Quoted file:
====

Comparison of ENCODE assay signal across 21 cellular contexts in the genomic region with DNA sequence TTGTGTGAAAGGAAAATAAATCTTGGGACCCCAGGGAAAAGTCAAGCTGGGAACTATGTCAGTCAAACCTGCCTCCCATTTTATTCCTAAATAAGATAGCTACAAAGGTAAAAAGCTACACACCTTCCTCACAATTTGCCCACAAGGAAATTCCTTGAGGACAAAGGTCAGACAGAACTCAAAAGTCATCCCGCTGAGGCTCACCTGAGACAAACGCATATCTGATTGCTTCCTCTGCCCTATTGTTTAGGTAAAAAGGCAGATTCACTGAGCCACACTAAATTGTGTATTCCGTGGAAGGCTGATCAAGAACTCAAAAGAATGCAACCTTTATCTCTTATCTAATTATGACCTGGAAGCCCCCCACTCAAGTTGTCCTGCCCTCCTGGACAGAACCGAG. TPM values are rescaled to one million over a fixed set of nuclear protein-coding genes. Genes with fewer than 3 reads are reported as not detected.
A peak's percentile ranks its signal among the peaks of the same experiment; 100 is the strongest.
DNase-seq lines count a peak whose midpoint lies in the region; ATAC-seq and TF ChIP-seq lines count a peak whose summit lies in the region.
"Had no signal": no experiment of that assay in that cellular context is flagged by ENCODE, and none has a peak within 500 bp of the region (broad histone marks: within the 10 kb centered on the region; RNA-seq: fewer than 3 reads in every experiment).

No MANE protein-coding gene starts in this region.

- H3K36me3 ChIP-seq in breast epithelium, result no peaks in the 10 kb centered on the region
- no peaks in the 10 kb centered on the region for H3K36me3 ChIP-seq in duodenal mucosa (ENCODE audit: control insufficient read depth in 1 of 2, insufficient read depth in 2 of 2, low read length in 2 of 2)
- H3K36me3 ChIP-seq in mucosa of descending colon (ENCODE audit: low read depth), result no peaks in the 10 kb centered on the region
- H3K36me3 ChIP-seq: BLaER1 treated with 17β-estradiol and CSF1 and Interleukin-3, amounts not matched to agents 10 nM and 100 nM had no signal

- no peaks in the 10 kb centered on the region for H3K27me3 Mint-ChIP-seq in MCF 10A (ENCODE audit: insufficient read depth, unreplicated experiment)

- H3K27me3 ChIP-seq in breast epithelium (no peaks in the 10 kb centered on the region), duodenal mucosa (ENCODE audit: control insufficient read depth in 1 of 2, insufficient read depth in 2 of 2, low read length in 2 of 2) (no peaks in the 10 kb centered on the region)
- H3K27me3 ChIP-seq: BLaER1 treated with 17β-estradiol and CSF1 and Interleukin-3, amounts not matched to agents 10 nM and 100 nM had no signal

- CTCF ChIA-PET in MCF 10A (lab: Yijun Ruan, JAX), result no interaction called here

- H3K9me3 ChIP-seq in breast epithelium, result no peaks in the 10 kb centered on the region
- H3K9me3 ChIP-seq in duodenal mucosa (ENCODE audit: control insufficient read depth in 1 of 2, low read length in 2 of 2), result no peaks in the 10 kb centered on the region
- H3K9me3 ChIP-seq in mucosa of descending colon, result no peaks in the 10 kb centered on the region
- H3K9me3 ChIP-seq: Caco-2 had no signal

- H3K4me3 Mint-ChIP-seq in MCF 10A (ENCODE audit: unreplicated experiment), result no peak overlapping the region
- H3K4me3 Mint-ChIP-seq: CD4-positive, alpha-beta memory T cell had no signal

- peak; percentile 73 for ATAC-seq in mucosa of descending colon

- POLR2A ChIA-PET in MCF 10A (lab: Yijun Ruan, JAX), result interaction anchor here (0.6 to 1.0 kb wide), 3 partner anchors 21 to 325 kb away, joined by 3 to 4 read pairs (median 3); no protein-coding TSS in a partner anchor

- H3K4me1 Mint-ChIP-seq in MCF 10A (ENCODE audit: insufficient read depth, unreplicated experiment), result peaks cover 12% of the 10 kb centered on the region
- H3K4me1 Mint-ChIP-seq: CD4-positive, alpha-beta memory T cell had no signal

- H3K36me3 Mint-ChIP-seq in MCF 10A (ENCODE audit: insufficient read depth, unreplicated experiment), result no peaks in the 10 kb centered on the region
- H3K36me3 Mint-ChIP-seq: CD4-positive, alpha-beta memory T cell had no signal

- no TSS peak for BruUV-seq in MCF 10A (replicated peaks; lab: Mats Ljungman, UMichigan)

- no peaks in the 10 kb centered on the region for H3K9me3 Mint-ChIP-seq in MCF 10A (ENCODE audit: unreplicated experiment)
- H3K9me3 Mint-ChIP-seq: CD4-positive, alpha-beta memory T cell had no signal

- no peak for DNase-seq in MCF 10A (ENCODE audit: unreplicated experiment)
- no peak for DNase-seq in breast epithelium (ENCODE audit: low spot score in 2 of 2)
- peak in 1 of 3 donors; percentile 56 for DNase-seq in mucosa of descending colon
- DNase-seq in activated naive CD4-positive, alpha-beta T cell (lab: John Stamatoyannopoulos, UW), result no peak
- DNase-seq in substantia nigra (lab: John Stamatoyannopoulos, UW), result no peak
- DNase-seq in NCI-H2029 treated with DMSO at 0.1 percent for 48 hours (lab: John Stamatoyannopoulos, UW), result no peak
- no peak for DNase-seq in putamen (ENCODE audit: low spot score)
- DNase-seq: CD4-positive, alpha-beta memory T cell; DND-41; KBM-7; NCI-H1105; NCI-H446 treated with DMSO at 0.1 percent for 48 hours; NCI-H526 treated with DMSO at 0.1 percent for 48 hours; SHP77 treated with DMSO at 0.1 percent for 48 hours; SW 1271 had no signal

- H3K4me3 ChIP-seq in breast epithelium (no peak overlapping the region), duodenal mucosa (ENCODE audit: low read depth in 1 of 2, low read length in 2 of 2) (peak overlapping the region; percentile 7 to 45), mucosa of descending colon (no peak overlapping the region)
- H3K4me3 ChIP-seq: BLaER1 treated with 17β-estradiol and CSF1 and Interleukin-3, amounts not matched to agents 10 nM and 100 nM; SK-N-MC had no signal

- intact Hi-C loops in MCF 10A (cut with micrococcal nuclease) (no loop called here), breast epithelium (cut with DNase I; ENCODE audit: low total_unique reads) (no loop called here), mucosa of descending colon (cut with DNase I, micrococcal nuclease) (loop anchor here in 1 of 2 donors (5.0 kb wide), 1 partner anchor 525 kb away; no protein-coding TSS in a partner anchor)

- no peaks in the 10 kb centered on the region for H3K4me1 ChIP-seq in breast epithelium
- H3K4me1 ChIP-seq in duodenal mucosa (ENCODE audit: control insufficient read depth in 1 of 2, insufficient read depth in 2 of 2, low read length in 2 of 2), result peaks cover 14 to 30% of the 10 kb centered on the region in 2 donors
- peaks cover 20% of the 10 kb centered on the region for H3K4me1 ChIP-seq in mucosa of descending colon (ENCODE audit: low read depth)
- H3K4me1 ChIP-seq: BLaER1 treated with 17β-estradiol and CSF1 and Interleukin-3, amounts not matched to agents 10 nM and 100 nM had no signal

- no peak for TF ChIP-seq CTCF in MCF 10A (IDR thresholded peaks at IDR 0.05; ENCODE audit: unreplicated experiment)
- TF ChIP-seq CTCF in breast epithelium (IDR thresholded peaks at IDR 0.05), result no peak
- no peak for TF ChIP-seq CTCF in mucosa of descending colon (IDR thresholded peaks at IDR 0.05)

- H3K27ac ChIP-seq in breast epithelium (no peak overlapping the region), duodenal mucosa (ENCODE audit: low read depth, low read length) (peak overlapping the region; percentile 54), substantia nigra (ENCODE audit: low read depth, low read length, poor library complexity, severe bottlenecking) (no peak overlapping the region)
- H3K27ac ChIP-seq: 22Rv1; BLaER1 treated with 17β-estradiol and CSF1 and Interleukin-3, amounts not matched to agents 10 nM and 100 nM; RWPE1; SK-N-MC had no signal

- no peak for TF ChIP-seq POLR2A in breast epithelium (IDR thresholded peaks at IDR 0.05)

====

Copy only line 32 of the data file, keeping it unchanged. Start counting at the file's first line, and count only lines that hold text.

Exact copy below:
- DNase-seq in activated naive CD4-positive, alpha-beta T cell (lab: John Stamatoyannopoulos, UW), result no peak